Note: As is not unusual, I had forgotten that I’d written about N St before: N Street bike route to cycle track, 2015. Seven years have passed, the city has taken no action.
The construction for the Capitol annex project has narrowed N St to two lanes eastbound, from 10th St to 14th St, and parking has been removed from the south side to shift the lanes over. Now is the time for the City of Sacramento to implement its long-delayed (if not deep-sixed) plans for re-allocating space on N St. There have been ongoing utility projects over the last few years that have narrowed N St to two or even just one lane. At no time did that create significant congestion, during the pandemic or before the pandemic. I live two blocks from N St, and both travel along it and cross it frequently. I’ve never seen more than momentary congestion, in 11 years. What that means is that N St, in its three-lane configuration, has grossly excess capacity for motor vehicles.
While the street has been narrowed is the time to redesign the street so that it has no more than two general purpose lanes, and has a curb-protected or parking-protected bikeway. Probably on the left. This is in fact the perfect setting for a separated bikeway, five blocks from 10th St to 15th St with no intersecting streets from the north side, which is Capitol Park.
It is true that the sidewalk on the north side of N St is a designated bikeway, so bicyclists may use the sidewalk to avoid riding in the street. But bicyclists on the sidewalk are often in conflict with people walking on the sidewalk. The sidewalk has pretty continuous use by walkers, particularly during the lunch time – walk time for state workers, but a lot of people also include a circuit of the Capitol Park on their runs and walks. This conflict is easy to solve: create a safe, welcoming, protected (separated) bikeway on the street. And do it now!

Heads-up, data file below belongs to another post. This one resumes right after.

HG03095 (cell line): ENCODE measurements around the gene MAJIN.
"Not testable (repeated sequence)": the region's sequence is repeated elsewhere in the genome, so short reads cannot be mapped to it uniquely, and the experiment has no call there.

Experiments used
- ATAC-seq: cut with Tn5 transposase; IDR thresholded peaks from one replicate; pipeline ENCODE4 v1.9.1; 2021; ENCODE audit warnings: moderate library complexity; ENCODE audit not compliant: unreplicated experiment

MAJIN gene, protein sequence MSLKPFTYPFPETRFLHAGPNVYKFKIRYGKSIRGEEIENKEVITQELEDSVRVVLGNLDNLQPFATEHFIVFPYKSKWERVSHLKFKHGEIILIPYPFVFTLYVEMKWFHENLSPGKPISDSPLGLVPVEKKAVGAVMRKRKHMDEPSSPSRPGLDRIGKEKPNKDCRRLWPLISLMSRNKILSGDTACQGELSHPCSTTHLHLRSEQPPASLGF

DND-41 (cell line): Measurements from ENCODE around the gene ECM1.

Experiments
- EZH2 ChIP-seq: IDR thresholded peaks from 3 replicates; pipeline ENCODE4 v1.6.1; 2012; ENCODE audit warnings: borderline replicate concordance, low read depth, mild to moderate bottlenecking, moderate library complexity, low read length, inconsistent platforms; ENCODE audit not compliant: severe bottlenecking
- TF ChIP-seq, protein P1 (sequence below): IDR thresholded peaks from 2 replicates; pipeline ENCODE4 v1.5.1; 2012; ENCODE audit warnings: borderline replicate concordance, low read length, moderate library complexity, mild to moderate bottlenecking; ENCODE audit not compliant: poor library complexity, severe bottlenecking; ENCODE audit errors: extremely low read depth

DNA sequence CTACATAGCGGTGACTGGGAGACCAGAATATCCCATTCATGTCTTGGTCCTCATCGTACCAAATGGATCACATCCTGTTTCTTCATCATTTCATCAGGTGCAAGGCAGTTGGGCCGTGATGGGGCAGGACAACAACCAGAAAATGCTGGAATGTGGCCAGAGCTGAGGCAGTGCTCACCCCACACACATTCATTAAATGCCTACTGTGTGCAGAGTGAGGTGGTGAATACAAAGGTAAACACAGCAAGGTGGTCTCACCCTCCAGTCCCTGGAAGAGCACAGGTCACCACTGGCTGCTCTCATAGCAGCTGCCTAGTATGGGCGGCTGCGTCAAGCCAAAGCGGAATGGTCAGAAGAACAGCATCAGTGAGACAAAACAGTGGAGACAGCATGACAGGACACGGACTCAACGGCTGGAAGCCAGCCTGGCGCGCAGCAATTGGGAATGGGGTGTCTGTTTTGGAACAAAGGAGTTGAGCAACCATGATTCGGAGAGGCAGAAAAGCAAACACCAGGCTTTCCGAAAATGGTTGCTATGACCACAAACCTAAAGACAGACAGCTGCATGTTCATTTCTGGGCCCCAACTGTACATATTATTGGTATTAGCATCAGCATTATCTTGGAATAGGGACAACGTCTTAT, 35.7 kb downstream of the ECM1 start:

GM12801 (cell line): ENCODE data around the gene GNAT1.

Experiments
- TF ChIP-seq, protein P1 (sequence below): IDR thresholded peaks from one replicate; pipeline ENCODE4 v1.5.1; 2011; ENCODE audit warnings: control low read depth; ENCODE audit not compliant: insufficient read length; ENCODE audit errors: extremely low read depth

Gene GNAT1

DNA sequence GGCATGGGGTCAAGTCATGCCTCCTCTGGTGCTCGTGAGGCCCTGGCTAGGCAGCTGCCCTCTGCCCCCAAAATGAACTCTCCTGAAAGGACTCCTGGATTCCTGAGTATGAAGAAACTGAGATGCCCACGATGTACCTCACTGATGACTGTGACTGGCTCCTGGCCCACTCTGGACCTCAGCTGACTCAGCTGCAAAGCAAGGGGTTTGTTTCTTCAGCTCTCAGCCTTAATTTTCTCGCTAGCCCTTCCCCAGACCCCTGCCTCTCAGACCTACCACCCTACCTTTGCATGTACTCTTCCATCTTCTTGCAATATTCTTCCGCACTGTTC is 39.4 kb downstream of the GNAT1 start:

On N St eastbound, the leftmost lane is a designated left turn lane at 10th St, which is what makes possible the two-lane configuration beyond 10th St. As a temporary measure, this works well, and forcing turns off three lane streets is a good solution for so many overbuilt arterials roads in Sacramento, but here it is only temporary, and would be obviated by the conversion of all of N St from 3rd St to 15th St. N St becomes a two-lane street at 15th St, and then becomes a two-way street at 21st St. N St from 15th St to 21 St would probably be a good candidate for a separated bikeway as well, but with paint bike lanes existing, would be a lower priority.
Below is a StreetMix sketch of what N St might look like. Note that the width of the street and the elements are estimated, not measured. I don’t believe parking is needed on both sides, but the diagram shows it for people who think it is necessary. Left side is north, Capitol Park in this case, and right side is south, mostly state buildings.
As a reminder, I feel strongly, and it is backed up by evidence:
- Three-lane streets are significantly less safe than two-lane streets, primarily for the muli-lane threat (one vehicle stops for walkers and the others do not). They are also a clear sign of poor land use planning, which puts residents and the things they need to reach (jobs, stores, recreation and entertainment, medical, etc.) far away. Narrowing all such roadways in the city from three to two, or less, would increase safety, increase livability, and encourage people to make different choices about where they live and visit. Maps of collisions (vehicle vs. vehicle, vehicle vs. walker, vehicle vs. bicyclist) align almost perfectly with overbuilt arterials.
- One-way streets are significantly less safe than two-way streets, for the same multi-lane threat, and because there isn’t any friction to slow drivers. However, I think that the only valid argument for one-way streets is to accommodate separated bikeways, bus lanes, or rail transit. That may be true of N St.
And, sorry, can’t resist, get rid of the worthless palm trees while they are at it. We need shade trees, not poles.